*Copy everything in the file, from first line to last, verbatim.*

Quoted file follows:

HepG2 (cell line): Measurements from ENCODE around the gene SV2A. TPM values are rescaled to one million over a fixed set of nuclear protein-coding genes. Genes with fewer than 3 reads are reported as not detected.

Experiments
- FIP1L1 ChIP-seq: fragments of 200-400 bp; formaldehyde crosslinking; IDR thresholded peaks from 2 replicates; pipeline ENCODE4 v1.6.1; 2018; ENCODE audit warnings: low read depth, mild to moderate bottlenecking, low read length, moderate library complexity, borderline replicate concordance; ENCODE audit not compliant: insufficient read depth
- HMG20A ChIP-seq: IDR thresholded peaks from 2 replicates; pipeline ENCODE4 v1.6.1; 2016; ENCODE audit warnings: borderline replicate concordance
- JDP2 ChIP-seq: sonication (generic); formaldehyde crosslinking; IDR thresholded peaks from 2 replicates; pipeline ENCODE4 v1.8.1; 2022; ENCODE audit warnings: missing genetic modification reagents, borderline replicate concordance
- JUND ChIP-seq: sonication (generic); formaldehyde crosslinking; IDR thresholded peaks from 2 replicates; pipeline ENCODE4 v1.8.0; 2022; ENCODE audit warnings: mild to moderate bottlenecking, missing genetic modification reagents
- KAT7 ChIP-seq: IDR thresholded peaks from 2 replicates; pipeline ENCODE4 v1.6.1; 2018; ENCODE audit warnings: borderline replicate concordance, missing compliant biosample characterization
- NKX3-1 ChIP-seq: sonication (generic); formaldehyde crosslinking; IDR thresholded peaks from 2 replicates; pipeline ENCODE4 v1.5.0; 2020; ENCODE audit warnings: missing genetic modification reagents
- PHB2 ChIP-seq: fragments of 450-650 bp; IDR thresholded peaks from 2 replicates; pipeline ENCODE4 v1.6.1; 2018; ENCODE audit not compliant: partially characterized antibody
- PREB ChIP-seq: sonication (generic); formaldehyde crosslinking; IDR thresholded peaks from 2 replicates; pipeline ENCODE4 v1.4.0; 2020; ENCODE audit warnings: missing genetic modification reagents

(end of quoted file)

HepG2 (cell line): Measurements from ENCODE around the gene SV2A. TPM values are rescaled to one million over a fixed set of nuclear protein-coding genes. Genes with fewer than 3 reads are reported as not detected.

Experiments
- FIP1L1 ChIP-seq: fragments of 200-400 bp; formaldehyde crosslinking; IDR thresholded peaks from 2 replicates; pipeline ENCODE4 v1.6.1; 2018; ENCODE audit warnings: low read depth, mild to moderate bottlenecking, low read length, moderate library complexity, borderline replicate concordance; ENCODE audit not compliant: insufficient read depth
- HMG20A ChIP-seq: IDR thresholded peaks from 2 replicates; pipeline ENCODE4 v1.6.1; 2016; ENCODE audit warnings: borderline replicate concordance
- JDP2 ChIP-seq: sonication (generic); formaldehyde crosslinking; IDR thresholded peaks from 2 replicates; pipeline ENCODE4 v1.8.1; 2022; ENCODE audit warnings: missing genetic modification reagents, borderline replicate concordance
- JUND ChIP-seq: sonication (generic); formaldehyde crosslinking; IDR thresholded peaks from 2 replicates; pipeline ENCODE4 v1.8.0; 2022; ENCODE audit warnings: mild to moderate bottlenecking, missing genetic modification reagents
- KAT7 ChIP-seq: IDR thresholded peaks from 2 replicates; pipeline ENCODE4 v1.6.1; 2018; ENCODE audit warnings: borderline replicate concordance, missing compliant biosample characterization
- NKX3-1 ChIP-seq: sonication (generic); formaldehyde crosslinking; IDR thresholded peaks from 2 replicates; pipeline ENCODE4 v1.5.0; 2020; ENCODE audit warnings: missing genetic modification reagents
- PHB2 ChIP-seq: fragments of 450-650 bp; IDR thresholded peaks from 2 replicates; pipeline ENCODE4 v1.6.1; 2018; ENCODE audit not compliant: partially characterized antibody
- PREB ChIP-seq: sonication (generic); formaldehyde crosslinking; IDR thresholded peaks from 2 replicates; pipeline ENCODE4 v1.4.0; 2020; ENCODE audit warnings: missing genetic modification reagents